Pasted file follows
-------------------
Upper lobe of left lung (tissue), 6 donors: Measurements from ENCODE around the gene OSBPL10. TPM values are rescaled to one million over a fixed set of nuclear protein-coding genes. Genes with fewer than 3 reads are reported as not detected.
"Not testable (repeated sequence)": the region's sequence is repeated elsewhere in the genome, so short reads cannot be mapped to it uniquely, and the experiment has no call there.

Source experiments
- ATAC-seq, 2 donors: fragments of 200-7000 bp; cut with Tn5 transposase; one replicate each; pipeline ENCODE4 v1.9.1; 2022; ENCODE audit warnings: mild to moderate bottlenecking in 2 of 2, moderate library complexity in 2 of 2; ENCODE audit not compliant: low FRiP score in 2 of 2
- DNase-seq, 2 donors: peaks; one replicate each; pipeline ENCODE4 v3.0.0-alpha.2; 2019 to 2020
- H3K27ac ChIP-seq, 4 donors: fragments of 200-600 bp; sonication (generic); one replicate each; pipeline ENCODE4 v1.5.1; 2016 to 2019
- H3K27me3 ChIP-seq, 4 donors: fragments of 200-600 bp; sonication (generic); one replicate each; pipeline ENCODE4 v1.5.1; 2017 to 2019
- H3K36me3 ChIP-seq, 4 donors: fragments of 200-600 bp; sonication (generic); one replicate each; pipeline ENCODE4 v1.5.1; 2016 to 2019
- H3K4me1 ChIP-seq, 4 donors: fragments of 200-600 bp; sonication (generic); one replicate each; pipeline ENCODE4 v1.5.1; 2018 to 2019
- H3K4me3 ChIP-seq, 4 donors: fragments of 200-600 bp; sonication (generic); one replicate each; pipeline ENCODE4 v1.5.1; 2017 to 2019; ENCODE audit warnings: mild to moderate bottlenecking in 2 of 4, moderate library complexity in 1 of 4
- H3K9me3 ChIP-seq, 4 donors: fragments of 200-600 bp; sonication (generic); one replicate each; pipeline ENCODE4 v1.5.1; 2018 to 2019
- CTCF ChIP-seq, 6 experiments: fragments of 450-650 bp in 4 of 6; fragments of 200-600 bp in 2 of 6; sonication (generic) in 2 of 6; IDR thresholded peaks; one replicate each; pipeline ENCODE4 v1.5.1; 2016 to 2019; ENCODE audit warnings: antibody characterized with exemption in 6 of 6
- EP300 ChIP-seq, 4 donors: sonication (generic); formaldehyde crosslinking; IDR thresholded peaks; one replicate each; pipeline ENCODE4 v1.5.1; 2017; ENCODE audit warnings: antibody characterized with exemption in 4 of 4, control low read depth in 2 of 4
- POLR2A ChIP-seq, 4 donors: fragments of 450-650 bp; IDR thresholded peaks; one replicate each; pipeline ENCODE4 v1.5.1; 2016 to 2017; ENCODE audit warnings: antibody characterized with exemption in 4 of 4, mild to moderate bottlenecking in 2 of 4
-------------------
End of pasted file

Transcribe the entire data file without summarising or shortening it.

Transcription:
Upper lobe of left lung (tissue), 6 donors: Measurements from ENCODE around the gene OSBPL10. TPM values are rescaled to one million over a fixed set of nuclear protein-coding genes. Genes with fewer than 3 reads are reported as not detected.
"Not testable (repeated sequence)": the region's sequence is repeated elsewhere in the genome, so short reads cannot be mapped to it uniquely, and the experiment has no call there.

Source experiments
- ATAC-seq, 2 donors: fragments of 200-7000 bp; cut with Tn5 transposase; one replicate each; pipeline ENCODE4 v1.9.1; 2022; ENCODE audit warnings: mild to moderate bottlenecking in 2 of 2, moderate library complexity in 2 of 2; ENCODE audit not compliant: low FRiP score in 2 of 2
- DNase-seq, 2 donors: peaks; one replicate each; pipeline ENCODE4 v3.0.0-alpha.2; 2019 to 2020
- H3K27ac ChIP-seq, 4 donors: fragments of 200-600 bp; sonication (generic); one replicate each; pipeline ENCODE4 v1.5.1; 2016 to 2019
- H3K27me3 ChIP-seq, 4 donors: fragments of 200-600 bp; sonication (generic); one replicate each; pipeline ENCODE4 v1.5.1; 2017 to 2019
- H3K36me3 ChIP-seq, 4 donors: fragments of 200-600 bp; sonication (generic); one replicate each; pipeline ENCODE4 v1.5.1; 2016 to 2019
- H3K4me1 ChIP-seq, 4 donors: fragments of 200-600 bp; sonication (generic); one replicate each; pipeline ENCODE4 v1.5.1; 2018 to 2019
- H3K4me3 ChIP-seq, 4 donors: fragments of 200-600 bp; sonication (generic); one replicate each; pipeline ENCODE4 v1.5.1; 2017 to 2019; ENCODE audit warnings: mild to moderate bottlenecking in 2 of 4, moderate library complexity in 1 of 4
- H3K9me3 ChIP-seq, 4 donors: fragments of 200-600 bp; sonication (generic); one replicate each; pipeline ENCODE4 v1.5.1; 2018 to 2019
- CTCF ChIP-seq, 6 experiments: fragments of 450-650 bp in 4 of 6; fragments of 200-600 bp in 2 of 6; sonication (generic) in 2 of 6; IDR thresholded peaks; one replicate each; pipeline ENCODE4 v1.5.1; 2016 to 2019; ENCODE audit warnings: antibody characterized with exemption in 6 of 6
- EP300 ChIP-seq, 4 donors: sonication (generic); formaldehyde crosslinking; IDR thresholded peaks; one replicate each; pipeline ENCODE4 v1.5.1; 2017; ENCODE audit warnings: antibody characterized with exemption in 4 of 4, control low read depth in 2 of 4
- POLR2A ChIP-seq, 4 donors: fragments of 450-650 bp; IDR thresholded peaks; one replicate each; pipeline ENCODE4 v1.5.1; 2016 to 2017; ENCODE audit warnings: antibody characterized with exemption in 4 of 4, mild to moderate bottlenecking in 2 of 4